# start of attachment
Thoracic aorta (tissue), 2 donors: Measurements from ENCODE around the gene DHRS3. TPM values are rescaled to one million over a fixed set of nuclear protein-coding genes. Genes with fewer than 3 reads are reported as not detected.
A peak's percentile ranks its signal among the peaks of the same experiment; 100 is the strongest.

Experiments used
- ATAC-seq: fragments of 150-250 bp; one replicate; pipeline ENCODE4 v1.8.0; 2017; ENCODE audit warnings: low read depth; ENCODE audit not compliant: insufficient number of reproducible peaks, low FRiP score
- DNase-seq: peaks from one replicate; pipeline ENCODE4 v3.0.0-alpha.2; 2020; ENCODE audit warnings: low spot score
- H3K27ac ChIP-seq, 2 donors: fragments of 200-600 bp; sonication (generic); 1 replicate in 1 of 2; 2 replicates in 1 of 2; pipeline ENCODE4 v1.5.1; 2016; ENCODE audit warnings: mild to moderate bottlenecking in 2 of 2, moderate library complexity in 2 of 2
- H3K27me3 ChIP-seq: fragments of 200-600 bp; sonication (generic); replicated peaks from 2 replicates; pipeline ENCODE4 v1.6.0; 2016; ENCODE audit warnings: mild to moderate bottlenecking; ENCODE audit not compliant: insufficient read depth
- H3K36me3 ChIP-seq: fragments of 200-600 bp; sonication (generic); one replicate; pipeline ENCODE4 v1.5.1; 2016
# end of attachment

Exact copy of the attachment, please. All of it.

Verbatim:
Thoracic aorta (tissue), 2 donors: Measurements from ENCODE around the gene DHRS3. TPM values are rescaled to one million over a fixed set of nuclear protein-coding genes. Genes with fewer than 3 reads are reported as not detected.
A peak's percentile ranks its signal among the peaks of the same experiment; 100 is the strongest.

Experiments used
- ATAC-seq: fragments of 150-250 bp; one replicate; pipeline ENCODE4 v1.8.0; 2017; ENCODE audit warnings: low read depth; ENCODE audit not compliant: insufficient number of reproducible peaks, low FRiP score
- DNase-seq: peaks from one replicate; pipeline ENCODE4 v3.0.0-alpha.2; 2020; ENCODE audit warnings: low spot score
- H3K27ac ChIP-seq, 2 donors: fragments of 200-600 bp; sonication (generic); 1 replicate in 1 of 2; 2 replicates in 1 of 2; pipeline ENCODE4 v1.5.1; 2016; ENCODE audit warnings: mild to moderate bottlenecking in 2 of 2, moderate library complexity in 2 of 2
- H3K27me3 ChIP-seq: fragments of 200-600 bp; sonication (generic); replicated peaks from 2 replicates; pipeline ENCODE4 v1.6.0; 2016; ENCODE audit warnings: mild to moderate bottlenecking; ENCODE audit not compliant: insufficient read depth
- H3K36me3 ChIP-seq: fragments of 200-600 bp; sonication (generic); one replicate; pipeline ENCODE4 v1.5.1; 2016